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The Hygge Blog

What Did the Vikings Eat


By Eric Olesen - 3rd generation owner

Sunday, February 21, 2021

Kringle of course!  Well, not really, at least not in the early days.  As the Vikings’ everyday activities included exploring unknown lands and sailing the open waters, it’s no surprise that they consumed hearty meals with meat, dairy, grains, fruit and vegetables to maintain their energy.  In fact, during the Middle Ages, even a poor Viking had a diet that was considerably better than that of an English peasant.  The Vikings often ate what they could grow on farms, hunt, or gather, giving them a well-balanced diet to supplement their active lifestyle.

Viking Food Groups

 viking style smoked fish Kringle, Cakes, Coffee Cakes, and more Kringle right?  Probably the closest thing that we do today is embrace how the Vikings used the best ingredients that were most abundant to them.  Traditional Viking food includes meat, along with seasonal vegetables and fruit, dairy products and bread that they made from a variety of crops.  Due to living through harsh winters where fresh food was hard to come by, Vikings resorted to pickling vegetables and fruit and curing meat to ensure that they had enough food to last during the cold months.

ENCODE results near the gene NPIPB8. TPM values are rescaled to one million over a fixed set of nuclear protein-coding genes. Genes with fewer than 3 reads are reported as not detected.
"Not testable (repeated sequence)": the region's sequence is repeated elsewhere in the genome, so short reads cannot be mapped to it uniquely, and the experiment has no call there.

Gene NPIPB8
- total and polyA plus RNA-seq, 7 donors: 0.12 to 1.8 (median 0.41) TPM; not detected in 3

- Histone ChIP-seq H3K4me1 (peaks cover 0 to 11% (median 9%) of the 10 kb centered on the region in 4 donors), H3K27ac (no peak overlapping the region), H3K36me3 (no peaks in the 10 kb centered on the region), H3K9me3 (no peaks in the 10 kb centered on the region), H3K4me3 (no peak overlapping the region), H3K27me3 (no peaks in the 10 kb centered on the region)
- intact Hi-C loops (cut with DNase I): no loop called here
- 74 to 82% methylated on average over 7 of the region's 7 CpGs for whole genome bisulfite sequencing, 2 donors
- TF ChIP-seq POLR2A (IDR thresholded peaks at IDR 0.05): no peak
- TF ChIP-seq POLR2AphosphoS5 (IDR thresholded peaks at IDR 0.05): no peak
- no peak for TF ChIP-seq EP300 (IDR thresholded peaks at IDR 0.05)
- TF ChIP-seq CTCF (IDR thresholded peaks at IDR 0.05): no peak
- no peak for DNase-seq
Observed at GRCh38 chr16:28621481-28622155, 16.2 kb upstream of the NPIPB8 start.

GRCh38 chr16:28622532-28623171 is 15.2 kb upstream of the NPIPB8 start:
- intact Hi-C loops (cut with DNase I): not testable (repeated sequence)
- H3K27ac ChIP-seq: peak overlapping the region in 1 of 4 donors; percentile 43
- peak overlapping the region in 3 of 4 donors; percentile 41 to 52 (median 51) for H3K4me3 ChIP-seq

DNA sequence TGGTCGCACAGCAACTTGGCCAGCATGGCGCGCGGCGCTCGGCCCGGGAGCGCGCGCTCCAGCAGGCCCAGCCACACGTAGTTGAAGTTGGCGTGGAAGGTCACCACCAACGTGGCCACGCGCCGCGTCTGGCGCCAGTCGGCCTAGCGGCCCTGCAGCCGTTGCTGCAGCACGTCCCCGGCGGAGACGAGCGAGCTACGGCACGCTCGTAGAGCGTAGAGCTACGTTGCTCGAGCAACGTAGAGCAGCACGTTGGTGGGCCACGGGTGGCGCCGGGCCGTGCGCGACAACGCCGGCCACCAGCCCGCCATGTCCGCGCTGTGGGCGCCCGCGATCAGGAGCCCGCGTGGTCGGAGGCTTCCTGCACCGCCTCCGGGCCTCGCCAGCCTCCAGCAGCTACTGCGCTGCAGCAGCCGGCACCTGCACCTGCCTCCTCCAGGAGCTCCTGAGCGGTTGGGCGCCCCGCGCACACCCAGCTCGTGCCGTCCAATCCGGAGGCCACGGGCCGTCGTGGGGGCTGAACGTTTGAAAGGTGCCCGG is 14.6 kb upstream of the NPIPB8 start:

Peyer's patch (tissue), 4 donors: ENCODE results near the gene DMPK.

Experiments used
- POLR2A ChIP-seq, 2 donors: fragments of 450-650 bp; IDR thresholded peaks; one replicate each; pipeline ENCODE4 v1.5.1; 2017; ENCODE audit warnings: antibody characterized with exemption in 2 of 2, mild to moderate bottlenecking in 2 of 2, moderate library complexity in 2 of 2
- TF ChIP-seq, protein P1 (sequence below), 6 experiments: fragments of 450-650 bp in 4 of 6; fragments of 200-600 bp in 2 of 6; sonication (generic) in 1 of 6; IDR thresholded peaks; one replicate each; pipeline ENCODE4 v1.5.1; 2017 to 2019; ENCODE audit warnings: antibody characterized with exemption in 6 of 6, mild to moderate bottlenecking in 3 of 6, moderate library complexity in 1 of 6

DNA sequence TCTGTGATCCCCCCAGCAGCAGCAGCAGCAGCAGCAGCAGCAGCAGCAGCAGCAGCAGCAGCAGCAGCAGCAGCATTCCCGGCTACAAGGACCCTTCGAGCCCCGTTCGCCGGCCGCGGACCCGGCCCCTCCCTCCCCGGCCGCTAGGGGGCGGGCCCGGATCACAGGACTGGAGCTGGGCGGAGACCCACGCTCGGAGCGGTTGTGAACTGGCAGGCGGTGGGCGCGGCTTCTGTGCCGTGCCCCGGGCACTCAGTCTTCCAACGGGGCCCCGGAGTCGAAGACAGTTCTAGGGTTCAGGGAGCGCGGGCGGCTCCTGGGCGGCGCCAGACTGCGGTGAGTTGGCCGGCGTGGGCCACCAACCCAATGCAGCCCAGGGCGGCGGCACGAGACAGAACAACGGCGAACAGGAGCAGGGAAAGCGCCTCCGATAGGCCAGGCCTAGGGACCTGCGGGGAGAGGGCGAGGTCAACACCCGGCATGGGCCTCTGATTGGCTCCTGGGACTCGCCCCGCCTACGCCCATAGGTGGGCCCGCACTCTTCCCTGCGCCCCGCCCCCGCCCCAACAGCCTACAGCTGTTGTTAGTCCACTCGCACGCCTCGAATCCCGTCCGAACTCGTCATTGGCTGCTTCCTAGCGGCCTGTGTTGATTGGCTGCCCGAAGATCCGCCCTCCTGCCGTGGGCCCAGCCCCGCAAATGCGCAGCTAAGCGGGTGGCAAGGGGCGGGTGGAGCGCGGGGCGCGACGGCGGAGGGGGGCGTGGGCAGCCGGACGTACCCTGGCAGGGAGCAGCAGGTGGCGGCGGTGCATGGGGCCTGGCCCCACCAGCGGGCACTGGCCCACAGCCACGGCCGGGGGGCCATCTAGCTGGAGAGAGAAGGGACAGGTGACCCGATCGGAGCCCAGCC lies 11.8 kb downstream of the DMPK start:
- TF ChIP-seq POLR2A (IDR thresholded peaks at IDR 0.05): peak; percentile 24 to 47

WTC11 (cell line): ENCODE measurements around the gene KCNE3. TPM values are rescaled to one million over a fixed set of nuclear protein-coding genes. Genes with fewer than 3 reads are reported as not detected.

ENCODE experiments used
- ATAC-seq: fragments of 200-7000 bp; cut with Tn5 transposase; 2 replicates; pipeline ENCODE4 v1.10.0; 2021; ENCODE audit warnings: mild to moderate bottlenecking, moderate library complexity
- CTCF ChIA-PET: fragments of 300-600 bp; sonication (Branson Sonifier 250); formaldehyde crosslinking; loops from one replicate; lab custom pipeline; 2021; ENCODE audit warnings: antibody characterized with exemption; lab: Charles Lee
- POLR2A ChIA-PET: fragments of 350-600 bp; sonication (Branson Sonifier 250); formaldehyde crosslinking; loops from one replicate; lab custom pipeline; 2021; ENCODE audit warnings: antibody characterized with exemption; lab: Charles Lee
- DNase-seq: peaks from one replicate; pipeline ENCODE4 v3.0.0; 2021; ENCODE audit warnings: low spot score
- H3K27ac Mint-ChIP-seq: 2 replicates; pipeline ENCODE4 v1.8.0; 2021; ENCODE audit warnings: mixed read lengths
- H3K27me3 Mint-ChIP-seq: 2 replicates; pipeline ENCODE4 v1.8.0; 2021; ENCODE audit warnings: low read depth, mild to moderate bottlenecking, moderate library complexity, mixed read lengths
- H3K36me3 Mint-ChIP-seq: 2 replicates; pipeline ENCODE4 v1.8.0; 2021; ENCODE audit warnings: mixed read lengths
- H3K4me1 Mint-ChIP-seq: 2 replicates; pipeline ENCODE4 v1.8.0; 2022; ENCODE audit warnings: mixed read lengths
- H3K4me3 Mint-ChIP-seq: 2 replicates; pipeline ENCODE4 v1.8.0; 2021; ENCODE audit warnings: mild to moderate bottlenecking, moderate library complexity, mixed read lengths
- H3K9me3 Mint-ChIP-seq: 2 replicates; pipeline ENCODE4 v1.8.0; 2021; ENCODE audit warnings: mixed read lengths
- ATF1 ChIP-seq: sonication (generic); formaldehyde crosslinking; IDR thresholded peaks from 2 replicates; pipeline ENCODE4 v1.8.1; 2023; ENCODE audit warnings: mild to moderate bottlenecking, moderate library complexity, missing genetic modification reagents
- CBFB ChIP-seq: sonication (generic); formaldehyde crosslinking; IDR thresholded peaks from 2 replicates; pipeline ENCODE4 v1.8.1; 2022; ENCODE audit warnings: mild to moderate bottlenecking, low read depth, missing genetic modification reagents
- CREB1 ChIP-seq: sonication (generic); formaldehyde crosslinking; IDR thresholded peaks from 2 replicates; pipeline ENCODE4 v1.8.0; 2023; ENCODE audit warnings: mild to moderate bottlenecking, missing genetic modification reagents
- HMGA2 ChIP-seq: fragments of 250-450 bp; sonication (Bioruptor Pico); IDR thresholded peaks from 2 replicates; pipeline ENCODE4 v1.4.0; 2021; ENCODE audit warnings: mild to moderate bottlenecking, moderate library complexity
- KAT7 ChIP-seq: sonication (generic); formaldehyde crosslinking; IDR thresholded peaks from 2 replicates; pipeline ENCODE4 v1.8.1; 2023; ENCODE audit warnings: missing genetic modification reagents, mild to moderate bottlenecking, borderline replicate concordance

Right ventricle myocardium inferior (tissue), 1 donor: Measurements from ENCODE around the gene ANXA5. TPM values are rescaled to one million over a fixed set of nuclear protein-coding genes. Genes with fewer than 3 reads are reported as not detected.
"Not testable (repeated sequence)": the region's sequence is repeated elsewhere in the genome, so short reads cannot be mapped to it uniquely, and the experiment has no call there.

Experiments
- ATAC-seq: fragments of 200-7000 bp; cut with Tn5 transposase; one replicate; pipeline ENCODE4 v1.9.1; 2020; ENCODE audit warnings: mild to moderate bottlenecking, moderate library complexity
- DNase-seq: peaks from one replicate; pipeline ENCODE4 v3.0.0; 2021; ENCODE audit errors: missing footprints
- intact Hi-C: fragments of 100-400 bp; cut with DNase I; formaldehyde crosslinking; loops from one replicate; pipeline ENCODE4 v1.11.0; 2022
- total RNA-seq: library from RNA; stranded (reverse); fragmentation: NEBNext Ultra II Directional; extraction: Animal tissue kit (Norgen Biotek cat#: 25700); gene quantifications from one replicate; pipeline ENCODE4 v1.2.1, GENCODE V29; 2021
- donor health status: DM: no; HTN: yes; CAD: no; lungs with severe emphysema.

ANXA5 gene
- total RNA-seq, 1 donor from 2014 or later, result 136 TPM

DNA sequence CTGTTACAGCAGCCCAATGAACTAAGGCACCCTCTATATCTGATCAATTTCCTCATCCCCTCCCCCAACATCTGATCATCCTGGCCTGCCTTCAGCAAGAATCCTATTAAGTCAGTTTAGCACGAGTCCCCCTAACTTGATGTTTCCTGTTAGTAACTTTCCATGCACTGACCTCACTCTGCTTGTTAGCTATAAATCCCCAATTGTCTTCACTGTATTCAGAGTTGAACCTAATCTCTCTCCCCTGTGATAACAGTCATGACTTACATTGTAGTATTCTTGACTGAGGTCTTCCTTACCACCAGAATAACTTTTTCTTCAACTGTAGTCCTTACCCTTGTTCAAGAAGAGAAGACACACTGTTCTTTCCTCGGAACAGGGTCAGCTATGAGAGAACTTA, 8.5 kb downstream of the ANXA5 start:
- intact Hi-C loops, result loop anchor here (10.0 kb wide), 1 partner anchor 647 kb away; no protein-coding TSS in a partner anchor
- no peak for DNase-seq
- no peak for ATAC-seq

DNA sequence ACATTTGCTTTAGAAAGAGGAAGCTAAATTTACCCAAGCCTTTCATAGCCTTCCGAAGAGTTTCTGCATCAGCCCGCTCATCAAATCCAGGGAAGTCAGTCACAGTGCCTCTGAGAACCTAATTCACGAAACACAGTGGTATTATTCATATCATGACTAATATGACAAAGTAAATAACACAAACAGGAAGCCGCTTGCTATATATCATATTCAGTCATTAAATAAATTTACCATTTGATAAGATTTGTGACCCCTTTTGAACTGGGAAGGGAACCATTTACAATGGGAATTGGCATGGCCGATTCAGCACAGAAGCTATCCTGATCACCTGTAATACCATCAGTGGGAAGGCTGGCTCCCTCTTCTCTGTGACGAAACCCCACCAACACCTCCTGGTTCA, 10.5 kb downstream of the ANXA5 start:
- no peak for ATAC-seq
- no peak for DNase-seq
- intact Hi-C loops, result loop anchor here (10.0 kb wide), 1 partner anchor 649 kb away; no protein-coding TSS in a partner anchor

Meat & Fish

Since many Scandinavians lived on the coast, various types of fish such as herring, salmon and trout were a regular addition to Viking meals.  Almost everyone in the Viking community from kings to common sailors ate meat every day which is why they raised animals such as cows, sheep, goats, chickens, ducks and horses on their farms.  Pork was also a popular meat choice as pigs were easy to raise and matured quickly.  As avid hunters, Vikings would also capture reindeer, elk and bear to eat.  These ingredients are still popular today with smørrebrød, or famous Danish open faced sandwiches.